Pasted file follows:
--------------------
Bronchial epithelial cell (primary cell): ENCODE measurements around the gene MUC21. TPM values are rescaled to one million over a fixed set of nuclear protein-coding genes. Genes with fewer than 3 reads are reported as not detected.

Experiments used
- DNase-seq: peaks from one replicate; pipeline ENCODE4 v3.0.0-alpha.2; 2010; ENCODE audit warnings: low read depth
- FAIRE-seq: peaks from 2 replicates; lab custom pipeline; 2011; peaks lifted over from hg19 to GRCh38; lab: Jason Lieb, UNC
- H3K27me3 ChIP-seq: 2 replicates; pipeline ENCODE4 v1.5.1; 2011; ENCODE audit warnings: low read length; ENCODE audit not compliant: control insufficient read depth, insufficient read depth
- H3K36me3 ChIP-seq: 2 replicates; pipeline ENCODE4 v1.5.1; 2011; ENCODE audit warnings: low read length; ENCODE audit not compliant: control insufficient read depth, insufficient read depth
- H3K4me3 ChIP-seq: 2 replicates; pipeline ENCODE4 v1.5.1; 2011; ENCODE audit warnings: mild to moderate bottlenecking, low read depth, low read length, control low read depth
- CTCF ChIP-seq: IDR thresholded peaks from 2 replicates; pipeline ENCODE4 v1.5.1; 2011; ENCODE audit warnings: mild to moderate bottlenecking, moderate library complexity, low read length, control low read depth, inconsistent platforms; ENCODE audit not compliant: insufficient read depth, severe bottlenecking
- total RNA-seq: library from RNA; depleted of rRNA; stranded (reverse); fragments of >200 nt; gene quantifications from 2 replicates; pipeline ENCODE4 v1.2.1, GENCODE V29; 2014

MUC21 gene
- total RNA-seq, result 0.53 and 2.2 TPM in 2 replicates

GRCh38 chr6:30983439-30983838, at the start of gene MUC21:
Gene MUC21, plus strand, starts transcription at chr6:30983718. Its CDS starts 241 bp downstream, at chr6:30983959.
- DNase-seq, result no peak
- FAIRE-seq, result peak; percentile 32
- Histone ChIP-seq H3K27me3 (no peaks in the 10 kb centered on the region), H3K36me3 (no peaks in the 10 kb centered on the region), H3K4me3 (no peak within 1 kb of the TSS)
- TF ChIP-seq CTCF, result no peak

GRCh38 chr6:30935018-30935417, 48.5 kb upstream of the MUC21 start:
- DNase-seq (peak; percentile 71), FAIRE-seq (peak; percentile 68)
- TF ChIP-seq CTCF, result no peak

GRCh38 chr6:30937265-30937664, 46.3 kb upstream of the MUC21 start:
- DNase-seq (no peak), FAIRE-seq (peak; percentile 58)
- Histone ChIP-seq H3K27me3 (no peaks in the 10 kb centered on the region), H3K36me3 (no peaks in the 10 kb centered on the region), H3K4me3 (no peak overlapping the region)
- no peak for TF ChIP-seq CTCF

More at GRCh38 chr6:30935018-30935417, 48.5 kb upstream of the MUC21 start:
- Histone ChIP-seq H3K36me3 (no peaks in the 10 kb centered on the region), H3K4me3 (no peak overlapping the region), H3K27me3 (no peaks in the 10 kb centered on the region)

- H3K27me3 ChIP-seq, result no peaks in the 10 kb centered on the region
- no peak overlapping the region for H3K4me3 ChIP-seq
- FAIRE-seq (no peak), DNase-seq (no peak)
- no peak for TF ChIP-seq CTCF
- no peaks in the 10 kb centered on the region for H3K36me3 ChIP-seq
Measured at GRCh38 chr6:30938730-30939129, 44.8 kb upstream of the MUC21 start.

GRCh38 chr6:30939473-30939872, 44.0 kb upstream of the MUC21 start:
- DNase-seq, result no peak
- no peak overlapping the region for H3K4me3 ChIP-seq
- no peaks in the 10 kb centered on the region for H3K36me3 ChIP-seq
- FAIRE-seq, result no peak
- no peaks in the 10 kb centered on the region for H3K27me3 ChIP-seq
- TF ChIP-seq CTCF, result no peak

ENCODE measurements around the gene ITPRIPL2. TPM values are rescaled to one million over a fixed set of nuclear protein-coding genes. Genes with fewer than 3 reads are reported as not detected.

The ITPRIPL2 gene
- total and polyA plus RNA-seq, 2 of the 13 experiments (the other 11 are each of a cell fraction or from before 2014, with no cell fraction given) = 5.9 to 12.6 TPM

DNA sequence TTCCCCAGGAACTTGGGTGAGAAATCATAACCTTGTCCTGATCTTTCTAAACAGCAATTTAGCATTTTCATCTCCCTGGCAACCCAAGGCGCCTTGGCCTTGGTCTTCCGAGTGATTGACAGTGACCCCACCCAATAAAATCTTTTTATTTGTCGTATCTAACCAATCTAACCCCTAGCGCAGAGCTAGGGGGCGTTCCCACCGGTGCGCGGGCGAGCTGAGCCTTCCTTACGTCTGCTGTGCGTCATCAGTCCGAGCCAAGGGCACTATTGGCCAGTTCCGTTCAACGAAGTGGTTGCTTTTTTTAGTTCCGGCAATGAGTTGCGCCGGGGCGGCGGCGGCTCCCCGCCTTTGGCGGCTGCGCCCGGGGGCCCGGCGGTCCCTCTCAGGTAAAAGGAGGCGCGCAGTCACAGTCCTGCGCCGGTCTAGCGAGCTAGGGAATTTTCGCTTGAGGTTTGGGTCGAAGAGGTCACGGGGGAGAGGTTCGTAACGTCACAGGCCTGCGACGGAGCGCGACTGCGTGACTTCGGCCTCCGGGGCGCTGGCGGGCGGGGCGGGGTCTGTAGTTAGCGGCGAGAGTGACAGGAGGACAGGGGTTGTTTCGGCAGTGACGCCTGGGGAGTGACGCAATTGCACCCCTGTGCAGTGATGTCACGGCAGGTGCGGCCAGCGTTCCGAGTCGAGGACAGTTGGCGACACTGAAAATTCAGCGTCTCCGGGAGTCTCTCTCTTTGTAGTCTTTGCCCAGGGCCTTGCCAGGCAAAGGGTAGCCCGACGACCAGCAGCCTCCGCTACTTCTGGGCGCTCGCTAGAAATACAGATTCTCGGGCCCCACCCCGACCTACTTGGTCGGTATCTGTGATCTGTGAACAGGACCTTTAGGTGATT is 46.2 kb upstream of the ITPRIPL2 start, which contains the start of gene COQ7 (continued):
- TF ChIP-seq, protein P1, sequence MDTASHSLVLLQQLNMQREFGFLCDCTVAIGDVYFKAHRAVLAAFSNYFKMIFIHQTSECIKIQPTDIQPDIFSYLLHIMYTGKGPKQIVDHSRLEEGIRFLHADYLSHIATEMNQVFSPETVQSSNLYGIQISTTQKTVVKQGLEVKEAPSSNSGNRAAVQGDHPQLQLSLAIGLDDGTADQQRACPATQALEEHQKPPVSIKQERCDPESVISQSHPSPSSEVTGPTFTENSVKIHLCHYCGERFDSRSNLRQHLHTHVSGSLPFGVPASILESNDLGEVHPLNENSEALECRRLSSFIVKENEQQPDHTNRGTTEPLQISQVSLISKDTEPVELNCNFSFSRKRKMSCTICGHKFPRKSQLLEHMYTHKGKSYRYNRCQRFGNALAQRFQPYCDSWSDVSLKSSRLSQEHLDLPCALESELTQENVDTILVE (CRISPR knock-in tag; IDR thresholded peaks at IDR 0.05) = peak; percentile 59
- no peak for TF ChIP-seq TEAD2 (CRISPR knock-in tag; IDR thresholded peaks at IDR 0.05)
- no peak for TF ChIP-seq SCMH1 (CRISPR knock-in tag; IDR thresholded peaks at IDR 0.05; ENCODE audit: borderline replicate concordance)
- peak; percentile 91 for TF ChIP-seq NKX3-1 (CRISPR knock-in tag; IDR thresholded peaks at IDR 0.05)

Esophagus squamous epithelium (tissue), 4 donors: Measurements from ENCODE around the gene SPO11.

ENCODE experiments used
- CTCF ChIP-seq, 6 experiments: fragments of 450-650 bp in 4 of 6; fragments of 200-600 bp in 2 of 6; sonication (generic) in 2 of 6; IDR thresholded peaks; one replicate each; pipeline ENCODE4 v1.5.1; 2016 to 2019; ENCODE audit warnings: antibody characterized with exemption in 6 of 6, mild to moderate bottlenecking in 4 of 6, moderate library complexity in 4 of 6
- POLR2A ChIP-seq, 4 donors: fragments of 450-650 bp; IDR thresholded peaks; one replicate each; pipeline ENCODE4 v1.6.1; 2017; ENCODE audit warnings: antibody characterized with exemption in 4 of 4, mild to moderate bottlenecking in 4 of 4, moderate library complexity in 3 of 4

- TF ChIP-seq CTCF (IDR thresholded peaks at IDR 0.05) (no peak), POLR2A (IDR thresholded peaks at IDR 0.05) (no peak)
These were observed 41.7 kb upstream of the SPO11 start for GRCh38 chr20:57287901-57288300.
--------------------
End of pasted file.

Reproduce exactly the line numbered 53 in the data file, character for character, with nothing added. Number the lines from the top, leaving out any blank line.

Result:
These were observed 41.7 kb upstream of the SPO11 start for GRCh38 chr20:57287901-57288300.